EDEMA

What is edema?

Edema (uh-DEE-muh) is swelling caused by the buildup of abnormal amounts of fluid in your body. Edema may also be called fluid retention. Fluid may collect in your legs, arms, feet, hands, lungs, heart, or abdomen. Severe edema can cause your kidneys, heart, and lungs to be overworked or damaged. Symptoms of edema include swelling or puffiness of your face, hands, feet, legs, or around your eyes.

Ascites (uh-SIE-tees) is a related problem where abnormal amounts of fluid collect in your stomach or abdomen. Symptoms of ascites include swelling or puffiness of your abdomen or stomach, tight or shiny skin over your stomach, feeling full sooner than normal during meals, or being able to see the veins on the skin of your stomach.

Why would I have edema?

People with cancer are at an increased risk for edema for several reasons, including the following:

  • Cancer - changes in your body can cause edema.
  • Poor nutrition or malnutrition - if your body may not have enough protein to function normally, fluid may collect.
  • Medications - some types of cancer treatment cause changes in your body that make you retain more salt and fluid than usual. Other cancer medications shift around the fluid in your body, making fluid collect in places it usually does not.

Chemotherapy drugs that often cause edema include aldesleukin, anagrelide, arsenic trioxide, bexarotene, cyclosporine, liposomal cytarabine, denileukin diftitox, docetaxel, gemcitabine, imatinib, leuprolide, muromonab CD3, rabbit antithymocyte globulin, temozolomide, and thalidomide.

Other medications that are used in cancer patients can also cause edema, including anastrozole, bicalutamide, darbopoetin, oprelvekin, sargramostim, corticosteroids (prednisone, methylprednisolone, hydrocortisone), anabolic steroids (fluoxymesterone, testosterone, methyltestosterone), progestins (megestrol, medroxyprogesterone), and nonsteroidal antiinflammatory agents (ibuprofen, indomethacin, naproxen, rofecoxib, celecoxib).

Edema caused by cancer may be permanent. Edema caused by medications or poor nutrition is usually temporary and goes away after you stop treatment and your nutrition improves. However, edema can be permanent in patients with heart, lung, or kidney problems.

When should I call my doctor?

Call your doctor, pharmacist, or nurse if you are worried or have questions about edema.

Call your doctor at once if you have any of the following symptoms:

  • Wheezing, shortness of breath, or trouble breathing
  • Chest pain or tightness
  • Swelling or weight gain so that your clothes do not fit
  • Rapid weight gain or gaining over 5 pounds in a single day
  • Urinating smaller amounts than usual or not passing any urine

What can I do to relieve symptoms of edema?

Diet

  • Reduce the amount of table salt that you eat. Ask your doctor if you can use salt substitutes.
  • Reduce the amount of salt that you use while cooking. Cook with other seasonings like lemon juice, vinegar, herbs, and pepper.
  • Eat small, frequent meals if you have swelling in your stomach or abdomen.
  • Eat a diet that gives you enough protein, calories, and carbohydrates. Ask your doctor or dietician for help choosing the right combination of foods.
  • Continue to drink the same amount of water and fluids as normal. Your doctor may have you limit this amount if you have severe edema.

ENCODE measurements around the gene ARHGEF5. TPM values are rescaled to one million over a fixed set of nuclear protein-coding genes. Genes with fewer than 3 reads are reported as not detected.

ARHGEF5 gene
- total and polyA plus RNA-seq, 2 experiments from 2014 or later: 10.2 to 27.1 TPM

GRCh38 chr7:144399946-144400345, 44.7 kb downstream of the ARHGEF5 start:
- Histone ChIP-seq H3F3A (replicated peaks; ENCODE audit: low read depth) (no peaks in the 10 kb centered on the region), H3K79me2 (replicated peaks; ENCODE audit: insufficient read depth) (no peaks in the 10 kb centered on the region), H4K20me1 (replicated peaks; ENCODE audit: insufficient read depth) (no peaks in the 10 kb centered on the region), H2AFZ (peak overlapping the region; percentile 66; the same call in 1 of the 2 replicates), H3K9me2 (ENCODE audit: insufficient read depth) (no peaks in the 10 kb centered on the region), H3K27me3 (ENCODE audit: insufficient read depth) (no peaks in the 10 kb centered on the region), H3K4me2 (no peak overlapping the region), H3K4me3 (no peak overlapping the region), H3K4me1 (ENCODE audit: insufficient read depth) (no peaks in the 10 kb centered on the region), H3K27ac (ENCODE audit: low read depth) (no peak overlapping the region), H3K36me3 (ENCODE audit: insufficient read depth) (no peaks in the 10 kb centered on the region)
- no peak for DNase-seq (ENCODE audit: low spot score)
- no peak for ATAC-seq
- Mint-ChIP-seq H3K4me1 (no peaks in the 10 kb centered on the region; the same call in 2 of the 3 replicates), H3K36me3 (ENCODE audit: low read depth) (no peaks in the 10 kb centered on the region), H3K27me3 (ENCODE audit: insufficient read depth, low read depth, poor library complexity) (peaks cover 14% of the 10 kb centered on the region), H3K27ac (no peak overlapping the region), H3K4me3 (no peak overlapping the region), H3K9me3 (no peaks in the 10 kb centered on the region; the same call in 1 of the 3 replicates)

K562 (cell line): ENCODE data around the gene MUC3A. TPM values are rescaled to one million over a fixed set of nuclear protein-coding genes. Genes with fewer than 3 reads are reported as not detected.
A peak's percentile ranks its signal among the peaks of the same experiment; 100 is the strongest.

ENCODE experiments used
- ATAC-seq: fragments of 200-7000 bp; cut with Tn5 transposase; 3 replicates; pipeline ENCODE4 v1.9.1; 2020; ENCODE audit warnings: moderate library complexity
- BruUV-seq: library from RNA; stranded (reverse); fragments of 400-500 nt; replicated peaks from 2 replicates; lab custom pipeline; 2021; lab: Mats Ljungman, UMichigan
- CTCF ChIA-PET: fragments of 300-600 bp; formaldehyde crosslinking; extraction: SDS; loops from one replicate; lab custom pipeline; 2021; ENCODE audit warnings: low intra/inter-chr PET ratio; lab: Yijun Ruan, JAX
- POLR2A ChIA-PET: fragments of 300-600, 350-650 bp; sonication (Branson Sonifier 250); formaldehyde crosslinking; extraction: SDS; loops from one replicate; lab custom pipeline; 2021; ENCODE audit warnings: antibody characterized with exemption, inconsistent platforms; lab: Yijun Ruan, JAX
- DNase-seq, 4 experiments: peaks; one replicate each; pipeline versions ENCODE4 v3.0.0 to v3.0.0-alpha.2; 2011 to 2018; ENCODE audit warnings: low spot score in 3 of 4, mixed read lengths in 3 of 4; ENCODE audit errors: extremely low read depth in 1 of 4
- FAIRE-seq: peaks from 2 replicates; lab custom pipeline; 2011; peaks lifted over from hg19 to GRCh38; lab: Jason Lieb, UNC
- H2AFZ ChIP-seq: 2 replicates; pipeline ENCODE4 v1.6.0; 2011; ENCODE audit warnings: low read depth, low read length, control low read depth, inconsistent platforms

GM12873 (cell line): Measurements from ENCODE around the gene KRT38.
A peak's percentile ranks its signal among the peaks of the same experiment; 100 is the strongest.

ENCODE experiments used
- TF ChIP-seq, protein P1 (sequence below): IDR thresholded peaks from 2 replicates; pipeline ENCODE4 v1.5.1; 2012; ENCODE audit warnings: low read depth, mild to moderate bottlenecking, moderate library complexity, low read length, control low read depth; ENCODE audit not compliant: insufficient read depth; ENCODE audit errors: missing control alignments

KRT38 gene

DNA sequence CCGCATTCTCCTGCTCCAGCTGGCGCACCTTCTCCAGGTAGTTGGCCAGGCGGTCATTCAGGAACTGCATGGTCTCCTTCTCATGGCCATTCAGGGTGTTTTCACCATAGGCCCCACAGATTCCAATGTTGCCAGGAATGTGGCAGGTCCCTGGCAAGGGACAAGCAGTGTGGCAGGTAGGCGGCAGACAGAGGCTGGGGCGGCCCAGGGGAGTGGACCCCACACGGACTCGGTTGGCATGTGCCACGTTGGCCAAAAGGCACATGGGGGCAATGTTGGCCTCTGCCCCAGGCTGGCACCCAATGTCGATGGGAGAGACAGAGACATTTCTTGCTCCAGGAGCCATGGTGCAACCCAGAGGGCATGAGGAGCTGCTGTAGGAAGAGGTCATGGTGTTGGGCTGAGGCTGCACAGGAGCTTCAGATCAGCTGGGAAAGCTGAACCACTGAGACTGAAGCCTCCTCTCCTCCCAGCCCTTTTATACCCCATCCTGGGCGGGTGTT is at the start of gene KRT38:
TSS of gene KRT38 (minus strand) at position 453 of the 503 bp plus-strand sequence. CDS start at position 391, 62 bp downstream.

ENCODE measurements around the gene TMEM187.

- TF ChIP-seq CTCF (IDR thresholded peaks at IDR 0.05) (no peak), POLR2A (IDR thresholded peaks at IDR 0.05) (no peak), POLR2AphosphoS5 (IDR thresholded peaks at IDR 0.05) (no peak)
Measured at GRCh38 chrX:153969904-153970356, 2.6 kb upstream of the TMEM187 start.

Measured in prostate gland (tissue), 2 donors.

Supportive Care

  • Use pillows or cushions to raise your feet and legs above your heart when you are sitting or lying down.
  • If you have severe edema, lie down and rest for several hours each day.
  • Wear elastic compression stockings during the daytime, after you get out of bed in the morning. The compression stockings will help push fluid back into your system. Normal stockings or pantyhose will not work. However, you can buy compression stockings at medical supply stores and pharmacies.

What things should I AVOID while I have edema?

  • AVOID eating foods that are high in salt or sodium. These foods may make your body retain even more water. Many convenience and snack foods contain lots of salt, including canned soups, dry soup mixes, canned meat or fish, ham, bacon, sausage, salted nuts or peanut butter, instant cooked cereals, salted butter or margarine, processed meats (like deli meats or hot dogs), prepared food mixes (like pancake, muffin, or cornbread mix), prepackaged frozen dinners that contain more than 400 mg of sodium in one serving, preseasoned mixes (like taco, gravy, chili, rice, or sauce mix), snack foods (like pretzels, potato chips, olives, cheeses, pickles), salad dressings, and fast foods.
  • AVOID cooking with monosodium glutamate (MSG), baking soda, baking powder, or salty seasonings like bouillon cubes, cooking sherry, cooking wine, chili sauce, meat tenderizer, seasoned salts, soy sauce, steak sauce, or Worcestershire sauce. These products contain lots of sodium and may worsen edema.
  • AVOID strenuous or vigorous exercise if you have severe edema.
  • AVOID sitting with your feet on the floor for long periods of time. Elevate your feet whenever you can.

What should I know about medicine for edema?

Medicine for edema is used to increase the amount of water you pass in your urine and can be swallowed by mouth. Ask your doctor or pharmacist which type of medicine you need.

Take the dose of medicine your doctor prescribes. Ask your doctor, nurse or pharmacist before changing your dose if you need more or less medicine.

These patient information materials should be used in conjunction with verbal counseling. They are not intended as the sole source of information patients receive about managing cancer therapy complications.

From the Cancer Chemotherapy Manual, © 2001, University of Utah Hospitals and Clinics, Salt Lake City, UT. Published by Facts and Comparisons, St Louis, MO, www.drugfacts.com